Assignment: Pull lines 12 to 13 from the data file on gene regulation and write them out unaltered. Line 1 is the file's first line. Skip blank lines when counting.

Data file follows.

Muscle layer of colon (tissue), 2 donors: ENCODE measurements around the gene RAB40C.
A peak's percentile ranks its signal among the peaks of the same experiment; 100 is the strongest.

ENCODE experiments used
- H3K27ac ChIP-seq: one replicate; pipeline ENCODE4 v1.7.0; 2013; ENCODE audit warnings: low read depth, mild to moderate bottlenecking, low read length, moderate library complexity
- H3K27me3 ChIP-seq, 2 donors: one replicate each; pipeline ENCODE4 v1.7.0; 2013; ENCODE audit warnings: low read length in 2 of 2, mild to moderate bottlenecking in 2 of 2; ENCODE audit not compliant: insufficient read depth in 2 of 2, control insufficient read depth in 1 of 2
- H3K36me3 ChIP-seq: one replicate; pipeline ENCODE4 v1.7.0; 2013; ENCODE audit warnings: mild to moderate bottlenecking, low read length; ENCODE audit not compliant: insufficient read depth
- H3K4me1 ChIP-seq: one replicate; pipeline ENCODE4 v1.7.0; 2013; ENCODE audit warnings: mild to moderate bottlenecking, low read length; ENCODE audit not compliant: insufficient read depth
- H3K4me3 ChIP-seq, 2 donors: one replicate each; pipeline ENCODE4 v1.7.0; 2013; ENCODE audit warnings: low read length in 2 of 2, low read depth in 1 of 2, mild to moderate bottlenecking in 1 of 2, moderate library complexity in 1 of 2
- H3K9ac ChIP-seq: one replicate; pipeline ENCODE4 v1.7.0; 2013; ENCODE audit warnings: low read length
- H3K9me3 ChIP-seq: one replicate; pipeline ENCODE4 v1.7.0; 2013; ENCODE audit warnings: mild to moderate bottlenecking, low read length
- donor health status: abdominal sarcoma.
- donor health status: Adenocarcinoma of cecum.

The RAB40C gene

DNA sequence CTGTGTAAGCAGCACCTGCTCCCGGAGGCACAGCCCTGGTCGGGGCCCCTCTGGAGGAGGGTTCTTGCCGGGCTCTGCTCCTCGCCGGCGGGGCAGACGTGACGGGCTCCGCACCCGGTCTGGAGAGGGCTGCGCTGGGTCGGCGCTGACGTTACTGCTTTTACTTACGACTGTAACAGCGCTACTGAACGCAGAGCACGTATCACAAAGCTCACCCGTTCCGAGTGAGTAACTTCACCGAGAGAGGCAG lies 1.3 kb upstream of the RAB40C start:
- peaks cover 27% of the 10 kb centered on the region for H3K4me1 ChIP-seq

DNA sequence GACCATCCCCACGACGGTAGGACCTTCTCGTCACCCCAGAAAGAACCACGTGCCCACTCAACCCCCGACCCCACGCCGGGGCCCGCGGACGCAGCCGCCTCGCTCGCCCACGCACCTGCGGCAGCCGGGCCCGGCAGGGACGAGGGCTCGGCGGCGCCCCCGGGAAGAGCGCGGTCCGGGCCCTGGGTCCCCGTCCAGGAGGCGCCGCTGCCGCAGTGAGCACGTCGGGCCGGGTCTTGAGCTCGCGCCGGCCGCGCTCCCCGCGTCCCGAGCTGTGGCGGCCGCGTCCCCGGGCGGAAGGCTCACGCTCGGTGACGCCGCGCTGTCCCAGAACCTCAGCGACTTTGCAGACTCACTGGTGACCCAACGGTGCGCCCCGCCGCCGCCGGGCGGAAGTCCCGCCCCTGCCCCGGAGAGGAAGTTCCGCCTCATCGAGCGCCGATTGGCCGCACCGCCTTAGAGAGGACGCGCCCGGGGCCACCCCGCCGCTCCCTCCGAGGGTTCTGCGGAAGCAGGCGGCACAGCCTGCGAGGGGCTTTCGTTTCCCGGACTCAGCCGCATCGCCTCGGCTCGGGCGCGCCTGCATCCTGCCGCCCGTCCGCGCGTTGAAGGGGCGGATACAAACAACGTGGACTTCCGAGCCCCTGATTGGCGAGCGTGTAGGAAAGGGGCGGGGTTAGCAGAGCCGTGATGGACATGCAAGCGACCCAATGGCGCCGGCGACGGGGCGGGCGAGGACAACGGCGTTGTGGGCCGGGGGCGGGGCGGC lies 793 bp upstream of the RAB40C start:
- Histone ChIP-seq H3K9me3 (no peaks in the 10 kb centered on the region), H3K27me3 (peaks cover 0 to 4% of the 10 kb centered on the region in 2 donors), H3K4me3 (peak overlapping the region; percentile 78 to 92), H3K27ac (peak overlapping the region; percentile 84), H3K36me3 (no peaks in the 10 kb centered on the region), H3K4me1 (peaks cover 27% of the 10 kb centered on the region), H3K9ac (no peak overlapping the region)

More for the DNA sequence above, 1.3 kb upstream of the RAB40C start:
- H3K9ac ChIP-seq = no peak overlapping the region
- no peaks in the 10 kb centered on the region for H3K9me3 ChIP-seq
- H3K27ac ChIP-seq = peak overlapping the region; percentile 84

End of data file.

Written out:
- donor health status: Adenocarcinoma of cecum.

The RAB40C gene